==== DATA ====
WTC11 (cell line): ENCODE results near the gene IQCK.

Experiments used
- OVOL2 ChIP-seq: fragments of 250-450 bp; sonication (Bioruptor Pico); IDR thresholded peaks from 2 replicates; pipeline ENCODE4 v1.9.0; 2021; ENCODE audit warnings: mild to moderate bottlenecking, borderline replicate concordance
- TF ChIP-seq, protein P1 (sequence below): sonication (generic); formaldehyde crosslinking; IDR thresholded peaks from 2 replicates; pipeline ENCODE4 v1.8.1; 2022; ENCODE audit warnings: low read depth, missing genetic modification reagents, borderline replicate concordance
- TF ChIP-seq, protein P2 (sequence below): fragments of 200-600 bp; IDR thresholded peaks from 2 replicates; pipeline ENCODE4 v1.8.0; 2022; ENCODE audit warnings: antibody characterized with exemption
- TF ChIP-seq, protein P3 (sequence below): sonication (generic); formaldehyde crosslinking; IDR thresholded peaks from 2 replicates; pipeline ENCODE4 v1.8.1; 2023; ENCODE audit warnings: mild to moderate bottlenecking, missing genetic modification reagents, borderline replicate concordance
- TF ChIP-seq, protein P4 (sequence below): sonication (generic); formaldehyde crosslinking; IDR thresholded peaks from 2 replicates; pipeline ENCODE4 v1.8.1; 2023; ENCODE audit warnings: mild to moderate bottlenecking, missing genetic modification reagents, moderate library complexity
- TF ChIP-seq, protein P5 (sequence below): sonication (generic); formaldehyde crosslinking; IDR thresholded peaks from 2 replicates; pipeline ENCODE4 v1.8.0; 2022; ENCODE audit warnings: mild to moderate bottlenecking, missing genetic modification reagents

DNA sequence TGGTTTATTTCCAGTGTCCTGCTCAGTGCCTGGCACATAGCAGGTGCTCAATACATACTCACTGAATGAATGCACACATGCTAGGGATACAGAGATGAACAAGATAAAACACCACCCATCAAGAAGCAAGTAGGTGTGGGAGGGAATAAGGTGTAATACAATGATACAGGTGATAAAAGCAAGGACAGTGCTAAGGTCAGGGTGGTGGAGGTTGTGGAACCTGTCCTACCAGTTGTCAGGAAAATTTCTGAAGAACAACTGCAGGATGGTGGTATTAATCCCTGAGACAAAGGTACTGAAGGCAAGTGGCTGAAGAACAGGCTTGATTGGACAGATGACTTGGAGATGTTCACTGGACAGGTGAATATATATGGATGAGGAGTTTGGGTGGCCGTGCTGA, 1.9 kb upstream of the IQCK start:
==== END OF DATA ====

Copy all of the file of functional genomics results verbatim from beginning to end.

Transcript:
WTC11 (cell line): ENCODE results near the gene IQCK.

Experiments used
- OVOL2 ChIP-seq: fragments of 250-450 bp; sonication (Bioruptor Pico); IDR thresholded peaks from 2 replicates; pipeline ENCODE4 v1.9.0; 2021; ENCODE audit warnings: mild to moderate bottlenecking, borderline replicate concordance
- TF ChIP-seq, protein P1 (sequence below): sonication (generic); formaldehyde crosslinking; IDR thresholded peaks from 2 replicates; pipeline ENCODE4 v1.8.1; 2022; ENCODE audit warnings: low read depth, missing genetic modification reagents, borderline replicate concordance
- TF ChIP-seq, protein P2 (sequence below): fragments of 200-600 bp; IDR thresholded peaks from 2 replicates; pipeline ENCODE4 v1.8.0; 2022; ENCODE audit warnings: antibody characterized with exemption
- TF ChIP-seq, protein P3 (sequence below): sonication (generic); formaldehyde crosslinking; IDR thresholded peaks from 2 replicates; pipeline ENCODE4 v1.8.1; 2023; ENCODE audit warnings: mild to moderate bottlenecking, missing genetic modification reagents, borderline replicate concordance
- TF ChIP-seq, protein P4 (sequence below): sonication (generic); formaldehyde crosslinking; IDR thresholded peaks from 2 replicates; pipeline ENCODE4 v1.8.1; 2023; ENCODE audit warnings: mild to moderate bottlenecking, missing genetic modification reagents, moderate library complexity
- TF ChIP-seq, protein P5 (sequence below): sonication (generic); formaldehyde crosslinking; IDR thresholded peaks from 2 replicates; pipeline ENCODE4 v1.8.0; 2022; ENCODE audit warnings: mild to moderate bottlenecking, missing genetic modification reagents

DNA sequence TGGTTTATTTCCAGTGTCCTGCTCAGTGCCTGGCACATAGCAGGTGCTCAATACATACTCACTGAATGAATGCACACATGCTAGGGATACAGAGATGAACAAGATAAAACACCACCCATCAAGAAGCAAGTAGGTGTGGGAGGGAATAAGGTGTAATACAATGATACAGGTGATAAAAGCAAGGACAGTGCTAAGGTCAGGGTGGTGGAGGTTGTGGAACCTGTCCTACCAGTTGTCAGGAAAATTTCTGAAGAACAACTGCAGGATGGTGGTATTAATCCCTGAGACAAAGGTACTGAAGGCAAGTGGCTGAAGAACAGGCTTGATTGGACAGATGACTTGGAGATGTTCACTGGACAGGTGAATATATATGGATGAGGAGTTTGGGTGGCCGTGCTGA, 1.9 kb upstream of the IQCK start: